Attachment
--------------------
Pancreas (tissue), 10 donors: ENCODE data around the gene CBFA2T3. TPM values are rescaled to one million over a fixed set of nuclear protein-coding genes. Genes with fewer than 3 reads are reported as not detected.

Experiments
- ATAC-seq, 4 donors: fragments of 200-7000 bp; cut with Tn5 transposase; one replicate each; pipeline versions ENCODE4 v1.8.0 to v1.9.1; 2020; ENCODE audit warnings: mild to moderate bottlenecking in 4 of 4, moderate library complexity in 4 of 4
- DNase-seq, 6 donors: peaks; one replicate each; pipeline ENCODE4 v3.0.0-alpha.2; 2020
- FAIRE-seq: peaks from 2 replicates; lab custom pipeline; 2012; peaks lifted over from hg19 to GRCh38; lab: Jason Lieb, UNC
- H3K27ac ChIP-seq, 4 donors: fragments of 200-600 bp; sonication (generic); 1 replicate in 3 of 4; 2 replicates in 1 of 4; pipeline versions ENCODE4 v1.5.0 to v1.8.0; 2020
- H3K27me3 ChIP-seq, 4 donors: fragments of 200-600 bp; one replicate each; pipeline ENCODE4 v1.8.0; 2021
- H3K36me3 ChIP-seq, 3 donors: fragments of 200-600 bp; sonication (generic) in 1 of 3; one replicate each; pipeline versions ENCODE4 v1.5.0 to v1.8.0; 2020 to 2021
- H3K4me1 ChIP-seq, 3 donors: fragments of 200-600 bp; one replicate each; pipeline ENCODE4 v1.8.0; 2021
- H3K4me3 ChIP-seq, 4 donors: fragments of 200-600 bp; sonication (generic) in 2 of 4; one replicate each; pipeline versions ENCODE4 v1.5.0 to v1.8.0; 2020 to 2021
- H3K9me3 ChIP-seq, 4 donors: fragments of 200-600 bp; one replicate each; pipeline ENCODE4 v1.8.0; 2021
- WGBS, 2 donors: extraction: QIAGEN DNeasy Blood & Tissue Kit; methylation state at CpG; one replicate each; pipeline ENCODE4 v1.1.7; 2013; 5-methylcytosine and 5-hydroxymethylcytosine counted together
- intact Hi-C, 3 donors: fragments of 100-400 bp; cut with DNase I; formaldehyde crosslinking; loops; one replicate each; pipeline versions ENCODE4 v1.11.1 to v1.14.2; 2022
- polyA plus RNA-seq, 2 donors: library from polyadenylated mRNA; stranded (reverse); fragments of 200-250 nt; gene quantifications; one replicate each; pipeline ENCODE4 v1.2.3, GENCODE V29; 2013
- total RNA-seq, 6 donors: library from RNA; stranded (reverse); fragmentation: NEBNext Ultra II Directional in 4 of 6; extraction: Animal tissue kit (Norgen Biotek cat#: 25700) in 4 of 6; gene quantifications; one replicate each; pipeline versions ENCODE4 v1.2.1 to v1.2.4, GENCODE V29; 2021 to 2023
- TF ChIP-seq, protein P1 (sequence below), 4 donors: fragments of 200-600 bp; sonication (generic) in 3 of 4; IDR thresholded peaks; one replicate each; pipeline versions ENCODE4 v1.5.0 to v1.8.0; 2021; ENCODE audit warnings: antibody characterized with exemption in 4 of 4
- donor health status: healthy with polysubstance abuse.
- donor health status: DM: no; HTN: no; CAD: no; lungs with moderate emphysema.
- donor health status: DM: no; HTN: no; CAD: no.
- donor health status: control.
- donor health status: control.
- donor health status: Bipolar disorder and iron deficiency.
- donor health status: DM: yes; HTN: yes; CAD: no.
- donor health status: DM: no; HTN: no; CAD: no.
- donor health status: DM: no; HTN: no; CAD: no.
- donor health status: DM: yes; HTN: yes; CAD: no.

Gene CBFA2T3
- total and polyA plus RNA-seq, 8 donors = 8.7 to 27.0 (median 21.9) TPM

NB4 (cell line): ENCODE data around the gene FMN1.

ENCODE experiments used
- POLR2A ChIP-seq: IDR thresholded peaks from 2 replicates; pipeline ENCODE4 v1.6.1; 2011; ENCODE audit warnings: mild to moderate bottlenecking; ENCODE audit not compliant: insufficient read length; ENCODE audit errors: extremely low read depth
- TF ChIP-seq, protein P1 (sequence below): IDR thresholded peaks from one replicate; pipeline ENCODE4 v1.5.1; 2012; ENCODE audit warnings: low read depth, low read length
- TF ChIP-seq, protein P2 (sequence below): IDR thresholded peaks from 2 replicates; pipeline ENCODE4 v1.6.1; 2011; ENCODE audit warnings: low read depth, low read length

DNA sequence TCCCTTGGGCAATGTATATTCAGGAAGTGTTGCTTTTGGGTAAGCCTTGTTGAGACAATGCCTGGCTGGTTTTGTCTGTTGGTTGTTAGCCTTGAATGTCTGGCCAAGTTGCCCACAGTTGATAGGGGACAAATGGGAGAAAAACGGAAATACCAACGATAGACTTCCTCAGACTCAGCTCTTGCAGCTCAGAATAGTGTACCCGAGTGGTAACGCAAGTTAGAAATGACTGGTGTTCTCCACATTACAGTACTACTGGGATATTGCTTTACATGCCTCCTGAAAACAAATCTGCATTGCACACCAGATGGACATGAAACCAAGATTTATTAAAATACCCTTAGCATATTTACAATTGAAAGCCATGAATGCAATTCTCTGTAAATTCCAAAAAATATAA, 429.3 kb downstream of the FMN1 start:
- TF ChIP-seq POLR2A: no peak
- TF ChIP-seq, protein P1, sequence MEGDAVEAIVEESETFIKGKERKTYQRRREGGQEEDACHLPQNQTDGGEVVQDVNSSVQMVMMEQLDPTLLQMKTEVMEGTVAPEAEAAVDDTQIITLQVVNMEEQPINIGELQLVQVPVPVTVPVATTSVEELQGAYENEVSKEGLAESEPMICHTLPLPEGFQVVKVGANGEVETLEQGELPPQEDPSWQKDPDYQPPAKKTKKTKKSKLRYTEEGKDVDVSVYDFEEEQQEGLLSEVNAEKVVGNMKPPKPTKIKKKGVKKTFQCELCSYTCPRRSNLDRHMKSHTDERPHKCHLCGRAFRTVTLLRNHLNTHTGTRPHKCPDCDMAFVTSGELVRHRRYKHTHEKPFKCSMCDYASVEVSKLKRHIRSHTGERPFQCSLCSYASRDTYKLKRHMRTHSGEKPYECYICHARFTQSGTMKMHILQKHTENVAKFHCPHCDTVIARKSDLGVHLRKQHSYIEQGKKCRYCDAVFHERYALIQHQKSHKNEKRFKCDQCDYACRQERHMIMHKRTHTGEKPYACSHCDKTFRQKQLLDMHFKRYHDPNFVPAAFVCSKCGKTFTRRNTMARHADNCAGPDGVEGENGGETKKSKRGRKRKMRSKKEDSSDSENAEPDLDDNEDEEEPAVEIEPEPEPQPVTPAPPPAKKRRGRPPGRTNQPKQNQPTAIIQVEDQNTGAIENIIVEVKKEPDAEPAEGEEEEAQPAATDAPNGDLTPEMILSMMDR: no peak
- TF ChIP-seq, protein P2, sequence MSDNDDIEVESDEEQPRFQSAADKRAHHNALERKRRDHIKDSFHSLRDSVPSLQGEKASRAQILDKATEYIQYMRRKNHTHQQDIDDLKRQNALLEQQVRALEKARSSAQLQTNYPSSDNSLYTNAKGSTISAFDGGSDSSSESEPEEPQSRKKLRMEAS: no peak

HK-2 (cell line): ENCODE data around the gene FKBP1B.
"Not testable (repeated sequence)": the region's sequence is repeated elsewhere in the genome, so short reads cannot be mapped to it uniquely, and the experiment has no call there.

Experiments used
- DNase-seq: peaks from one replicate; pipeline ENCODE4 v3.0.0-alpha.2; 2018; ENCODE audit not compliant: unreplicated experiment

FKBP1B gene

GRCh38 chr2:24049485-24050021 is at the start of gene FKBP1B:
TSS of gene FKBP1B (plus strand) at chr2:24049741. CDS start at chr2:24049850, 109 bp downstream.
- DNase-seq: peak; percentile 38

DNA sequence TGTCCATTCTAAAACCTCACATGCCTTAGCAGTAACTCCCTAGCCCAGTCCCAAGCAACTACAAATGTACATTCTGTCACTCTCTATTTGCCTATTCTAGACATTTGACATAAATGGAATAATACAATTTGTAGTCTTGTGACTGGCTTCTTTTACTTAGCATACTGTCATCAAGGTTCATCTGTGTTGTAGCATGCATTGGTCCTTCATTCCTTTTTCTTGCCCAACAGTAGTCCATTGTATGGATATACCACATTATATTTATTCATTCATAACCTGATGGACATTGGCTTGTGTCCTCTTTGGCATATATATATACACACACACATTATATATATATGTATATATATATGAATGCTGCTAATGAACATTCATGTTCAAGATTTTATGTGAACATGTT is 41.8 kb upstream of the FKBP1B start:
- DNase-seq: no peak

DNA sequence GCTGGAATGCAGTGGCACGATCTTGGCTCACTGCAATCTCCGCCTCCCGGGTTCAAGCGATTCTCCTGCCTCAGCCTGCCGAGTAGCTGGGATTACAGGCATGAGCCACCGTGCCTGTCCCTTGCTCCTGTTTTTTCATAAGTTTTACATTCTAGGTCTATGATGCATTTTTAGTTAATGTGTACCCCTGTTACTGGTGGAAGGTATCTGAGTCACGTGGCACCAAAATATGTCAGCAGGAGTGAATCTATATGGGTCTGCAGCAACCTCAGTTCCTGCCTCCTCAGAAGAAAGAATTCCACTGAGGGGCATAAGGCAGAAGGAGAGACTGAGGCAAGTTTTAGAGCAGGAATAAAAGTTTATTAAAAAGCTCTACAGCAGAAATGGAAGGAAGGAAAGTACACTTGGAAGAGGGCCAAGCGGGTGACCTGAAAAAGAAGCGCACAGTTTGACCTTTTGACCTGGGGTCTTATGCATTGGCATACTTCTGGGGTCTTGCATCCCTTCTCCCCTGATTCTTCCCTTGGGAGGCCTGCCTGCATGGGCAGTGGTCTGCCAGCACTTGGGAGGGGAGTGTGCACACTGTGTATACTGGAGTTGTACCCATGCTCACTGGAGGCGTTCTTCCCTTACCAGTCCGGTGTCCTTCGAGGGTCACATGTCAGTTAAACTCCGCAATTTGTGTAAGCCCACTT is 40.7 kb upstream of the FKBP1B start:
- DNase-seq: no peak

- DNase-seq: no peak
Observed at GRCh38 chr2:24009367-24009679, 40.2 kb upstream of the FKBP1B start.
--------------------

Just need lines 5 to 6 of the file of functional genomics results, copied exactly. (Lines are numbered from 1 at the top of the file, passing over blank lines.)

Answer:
- FAIRE-seq: peaks from 2 replicates; lab custom pipeline; 2012; peaks lifted over from hg19 to GRCh38; lab: Jason Lieb, UNC
- H3K27ac ChIP-seq, 4 donors: fragments of 200-600 bp; sonication (generic); 1 replicate in 3 of 4; 2 replicates in 1 of 4; pipeline versions ENCODE4 v1.5.0 to v1.8.0; 2020